This oil on canvas depicts Welby-Gregory himself accompanied by a seated Lady Welby-Gregory. As the naming of the painting dictates, off centre of an ornately, decorated table-cloth is a detailed, architectural model of Denton Hall which was rebuilt between 1879 and 1883. The pinkish roof lifting from the stony fascia. At the forefront of this piece the immaculately dressed Lady Welby-Gregory holds and is surrounded by hand drawn plans of the building before her. She is dressed in an opulent, velvet, burgundy dress which flows richly to the floor whilst her golden ruched sleeves avert your eyes to her frilly ivory blouse adorned with a necklace. A glint of importance shines on her left hand in the form of an engagement and wedding ring cleverly emphasised by Sir Frank Dicksee's artistry.

In stark contrast Sir William wears a look of concern and a furrowed brow. His unkempt greying beard seems to blend naturally with his neutral clothing, accentuated only by a small floral coursage on his brown jacket. The lapels of a black garment peer their way out and he leans on the table before him with a look of trepidation. To the left of the table two books sit in front of the grand entrance of the model. The paper covered book is very well used and its tattered edges evident whilst on top sits a more robust hard back, its golden spine lighting this book. At the forefront of the table a bright posy clash with the table cloth below.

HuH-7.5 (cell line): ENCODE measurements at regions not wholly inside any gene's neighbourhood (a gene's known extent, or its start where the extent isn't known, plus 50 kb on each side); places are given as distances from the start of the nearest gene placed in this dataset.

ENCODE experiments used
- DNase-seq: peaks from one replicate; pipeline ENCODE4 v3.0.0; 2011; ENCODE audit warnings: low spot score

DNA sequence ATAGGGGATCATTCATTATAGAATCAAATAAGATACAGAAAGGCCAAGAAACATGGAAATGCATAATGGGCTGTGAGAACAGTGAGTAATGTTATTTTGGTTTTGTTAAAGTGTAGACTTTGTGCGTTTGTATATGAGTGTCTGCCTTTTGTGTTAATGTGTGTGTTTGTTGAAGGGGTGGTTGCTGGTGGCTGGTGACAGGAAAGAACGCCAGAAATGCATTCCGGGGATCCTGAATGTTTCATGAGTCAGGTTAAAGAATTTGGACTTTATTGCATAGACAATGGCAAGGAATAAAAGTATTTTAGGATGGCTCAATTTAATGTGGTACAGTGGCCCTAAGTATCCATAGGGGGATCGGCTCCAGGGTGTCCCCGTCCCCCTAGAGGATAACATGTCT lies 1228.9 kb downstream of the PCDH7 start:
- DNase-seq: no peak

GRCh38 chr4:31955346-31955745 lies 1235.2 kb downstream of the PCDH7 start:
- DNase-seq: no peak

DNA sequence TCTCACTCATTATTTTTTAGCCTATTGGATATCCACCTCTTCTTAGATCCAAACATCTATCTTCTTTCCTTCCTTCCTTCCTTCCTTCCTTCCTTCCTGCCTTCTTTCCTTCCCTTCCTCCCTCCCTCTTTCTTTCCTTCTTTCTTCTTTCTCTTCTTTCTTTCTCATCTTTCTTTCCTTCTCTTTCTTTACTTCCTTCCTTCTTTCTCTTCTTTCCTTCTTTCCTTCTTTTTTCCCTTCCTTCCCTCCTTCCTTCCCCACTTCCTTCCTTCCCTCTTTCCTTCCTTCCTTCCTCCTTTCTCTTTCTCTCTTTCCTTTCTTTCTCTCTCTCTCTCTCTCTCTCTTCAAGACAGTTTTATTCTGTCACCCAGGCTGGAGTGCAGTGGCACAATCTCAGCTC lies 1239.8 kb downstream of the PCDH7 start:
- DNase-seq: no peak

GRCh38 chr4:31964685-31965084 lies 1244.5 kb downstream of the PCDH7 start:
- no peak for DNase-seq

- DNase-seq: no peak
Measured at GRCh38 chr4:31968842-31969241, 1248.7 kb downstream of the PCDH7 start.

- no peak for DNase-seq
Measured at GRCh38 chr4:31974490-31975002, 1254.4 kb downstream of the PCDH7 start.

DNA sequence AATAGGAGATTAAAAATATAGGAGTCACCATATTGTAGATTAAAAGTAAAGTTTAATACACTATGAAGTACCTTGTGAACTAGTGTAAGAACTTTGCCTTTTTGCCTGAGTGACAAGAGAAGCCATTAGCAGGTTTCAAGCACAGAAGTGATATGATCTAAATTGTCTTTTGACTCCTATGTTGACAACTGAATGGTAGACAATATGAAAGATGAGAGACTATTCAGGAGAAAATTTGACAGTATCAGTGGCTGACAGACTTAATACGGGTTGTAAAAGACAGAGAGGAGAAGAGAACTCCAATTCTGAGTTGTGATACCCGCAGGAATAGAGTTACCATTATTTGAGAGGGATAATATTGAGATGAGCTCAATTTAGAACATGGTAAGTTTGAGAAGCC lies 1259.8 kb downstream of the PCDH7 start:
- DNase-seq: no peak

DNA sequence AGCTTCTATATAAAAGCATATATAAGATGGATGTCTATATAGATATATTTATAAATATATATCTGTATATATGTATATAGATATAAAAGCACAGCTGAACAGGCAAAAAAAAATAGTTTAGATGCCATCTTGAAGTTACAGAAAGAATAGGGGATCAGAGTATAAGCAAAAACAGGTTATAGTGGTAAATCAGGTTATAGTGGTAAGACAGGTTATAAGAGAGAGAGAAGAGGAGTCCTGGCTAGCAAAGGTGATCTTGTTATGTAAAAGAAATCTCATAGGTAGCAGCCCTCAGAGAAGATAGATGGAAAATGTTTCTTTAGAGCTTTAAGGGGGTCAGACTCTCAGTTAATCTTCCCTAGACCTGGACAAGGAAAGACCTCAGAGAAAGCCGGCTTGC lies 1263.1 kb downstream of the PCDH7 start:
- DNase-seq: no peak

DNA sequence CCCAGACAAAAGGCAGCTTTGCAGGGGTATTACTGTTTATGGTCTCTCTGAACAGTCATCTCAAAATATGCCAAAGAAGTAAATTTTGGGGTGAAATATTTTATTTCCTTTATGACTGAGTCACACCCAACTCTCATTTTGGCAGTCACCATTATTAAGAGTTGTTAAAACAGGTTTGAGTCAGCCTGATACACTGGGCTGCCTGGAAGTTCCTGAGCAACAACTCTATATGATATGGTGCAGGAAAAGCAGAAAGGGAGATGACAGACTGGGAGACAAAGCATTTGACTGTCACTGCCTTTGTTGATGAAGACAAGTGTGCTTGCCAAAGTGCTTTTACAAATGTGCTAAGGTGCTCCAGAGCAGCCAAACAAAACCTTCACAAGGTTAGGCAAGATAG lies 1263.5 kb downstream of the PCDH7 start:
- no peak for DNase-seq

An ornate, ebony Herman Doomer cabinet sits darkly in the background behind Sir Welby-Gregory and to the right some fresh foliage and lily's sit almost like their own painting in a tall, bulbous vase. The vase swirled with blues and greys bringing a brightness to the corner. This grand, detailed oil painting stands at 138.4cm x 156.2cm and had been exhibited around the world before being purchased by a private collector.

Exhibitions include:

  • Royal Academy, London
  • Royal Jubilee Exhibition, Manchester
  • Victoria & Albert Museum, London
  • National Gallery of Art, Washington DC